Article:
We’re all human and very rarely does anyone produce an article, press release, internal communication plan or any other form of written work free of errors right out of the gate. This is why the review process is critical. At CPR, we make it a best practice to have other team members review important materials before sending them to clients to prevent embarrassing errors.
But even having several eyes review a document is not a perfect system. I once did a final review on a press release only to realize that the contact information was wrong. It is sometimes the most obvious items that escape even the most critical eye. I came across an article on Ragan’s PR Daily written by Daphne Gray-Grant that offers 10 proofreading tips that are especially helpful and easy to incorporate into your proofreading habits.
Consider the following:
1. Allow at least one day to pass before proofreading. This can be challenging, especially if you work in a deadline-driven environment. If it is possible, your fresh eyes will be able to catch unconscious mistakes that many of us are guilty of. For example, typing “thought” instead of “though.” If you can’t wait a day, I would recommend having other members of your team proofread your work as they are likely to have a different perspective.
2. Print it out. This will make many environmentalists cringe, but you will catch more errors if you print out your document and proofread in hard copy. With handy tools such as tracked changes, most editing is done electronically. But Daphne Gray-Grant writes, “the human eye reads material on screen much more quickly and less carefully.”
3. Use large font. If you are unable to print out your document as suggested in tip two, use a large distinctive font such as Papyrus 20 point when reviewing material on screen. This will make it easier to catch errors that could slip by.
4. Question facts. In addition to unconscious mistakes and typos, addresses, dates and titles are often goofed up. Most proofreaders will trust that this type of information is accurate. The most common is to mismatch days and dates. Be sure to double check the accuracy of your facts.
5. Pay attention to the obvious. Similar to dates and addresses there are other “invisible” items that are often overlooked. Daphne sites an example where the client’s name was misspelled in 48 point font. We often put too much trust in the obvious items such as titles and contact information, but that should always be given a scrupulous eye.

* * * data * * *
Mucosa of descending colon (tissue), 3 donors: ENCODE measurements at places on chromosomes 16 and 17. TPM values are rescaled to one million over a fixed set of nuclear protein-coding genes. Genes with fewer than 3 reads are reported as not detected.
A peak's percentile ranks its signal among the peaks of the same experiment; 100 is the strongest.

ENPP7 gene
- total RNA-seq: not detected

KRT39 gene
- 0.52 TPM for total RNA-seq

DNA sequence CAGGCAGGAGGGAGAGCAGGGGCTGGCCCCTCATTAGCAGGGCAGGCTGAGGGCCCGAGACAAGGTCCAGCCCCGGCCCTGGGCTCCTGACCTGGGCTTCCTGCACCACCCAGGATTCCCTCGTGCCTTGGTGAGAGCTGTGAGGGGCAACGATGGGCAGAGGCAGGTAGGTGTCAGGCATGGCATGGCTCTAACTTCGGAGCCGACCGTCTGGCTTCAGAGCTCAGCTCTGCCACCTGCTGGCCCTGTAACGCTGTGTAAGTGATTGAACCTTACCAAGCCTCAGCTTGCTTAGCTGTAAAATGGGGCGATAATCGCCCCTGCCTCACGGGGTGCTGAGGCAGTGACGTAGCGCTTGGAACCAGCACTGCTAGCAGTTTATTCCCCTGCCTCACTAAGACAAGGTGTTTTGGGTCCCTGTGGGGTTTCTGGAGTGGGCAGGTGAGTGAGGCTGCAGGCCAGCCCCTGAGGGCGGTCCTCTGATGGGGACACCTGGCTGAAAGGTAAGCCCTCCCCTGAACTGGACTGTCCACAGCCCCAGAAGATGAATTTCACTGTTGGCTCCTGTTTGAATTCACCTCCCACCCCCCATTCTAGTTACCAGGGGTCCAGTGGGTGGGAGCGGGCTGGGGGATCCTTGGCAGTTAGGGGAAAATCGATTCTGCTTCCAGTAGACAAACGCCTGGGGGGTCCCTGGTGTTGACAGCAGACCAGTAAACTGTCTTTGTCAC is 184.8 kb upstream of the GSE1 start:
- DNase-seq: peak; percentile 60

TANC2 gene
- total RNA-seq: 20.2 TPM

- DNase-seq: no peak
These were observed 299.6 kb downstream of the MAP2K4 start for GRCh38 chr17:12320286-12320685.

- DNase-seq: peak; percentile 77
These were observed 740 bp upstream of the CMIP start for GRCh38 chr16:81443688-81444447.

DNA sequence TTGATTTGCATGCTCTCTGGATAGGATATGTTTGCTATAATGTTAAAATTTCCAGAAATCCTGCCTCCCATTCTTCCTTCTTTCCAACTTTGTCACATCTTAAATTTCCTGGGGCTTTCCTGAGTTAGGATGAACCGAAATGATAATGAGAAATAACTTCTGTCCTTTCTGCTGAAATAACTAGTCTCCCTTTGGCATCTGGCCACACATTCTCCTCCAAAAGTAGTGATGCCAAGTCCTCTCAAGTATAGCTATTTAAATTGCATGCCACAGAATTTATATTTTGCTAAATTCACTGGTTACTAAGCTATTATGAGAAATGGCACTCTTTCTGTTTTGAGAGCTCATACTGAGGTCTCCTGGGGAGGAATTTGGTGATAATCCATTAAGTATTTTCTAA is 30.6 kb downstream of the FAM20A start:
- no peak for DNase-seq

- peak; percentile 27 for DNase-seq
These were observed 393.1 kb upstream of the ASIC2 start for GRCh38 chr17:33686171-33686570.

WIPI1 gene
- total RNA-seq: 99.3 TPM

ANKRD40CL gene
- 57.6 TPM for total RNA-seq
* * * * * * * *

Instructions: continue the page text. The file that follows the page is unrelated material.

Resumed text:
6. Begin at the end. This is a tip that I have not yet tried, but like the idea of. Daphne suggests that professional proofreaders often read documents backwards line by line. This will keep the focus on grammatical errors instead of content.
7. Put a ruler under each line. By putting a ruler under each line that you read, it will help your eyes from jumping ahead to the next line.
8. Consider what you might have left out. When crafting emails or pitches, it is sometimes the most obvious elements that are omitted. I am usually so focused on getting all of the details right that I forget to include a phone number or require an RSVP. After you craft your pitch or invitation, double check that you have not left anything out. I find it helpful to ask yourself, what would I need or want to know?
9. Make a list of common errors. Making a check list of common errors helps give you something to look out for. After you make the list, check your document for those you have specifically listed. For example, using “their” instead of “there” or “its” instead of “it’s.”
10. Read your work aloud at least once. By reading your work aloud, you’ll get a feel for how it actually sounds and will catch more errors. This is my favorite trick and what I find most effective when proofreading materials.
While these are great tips to help you catch mistakes and avoid embarrassing errors, my number one recommendation is to have other team members review important documents. It is helpful to have multiple folks review docs. And if everyone from your team is implementing some of these techniques, you are more likely to catch those sneaky errors!
What techniques do you find most effective?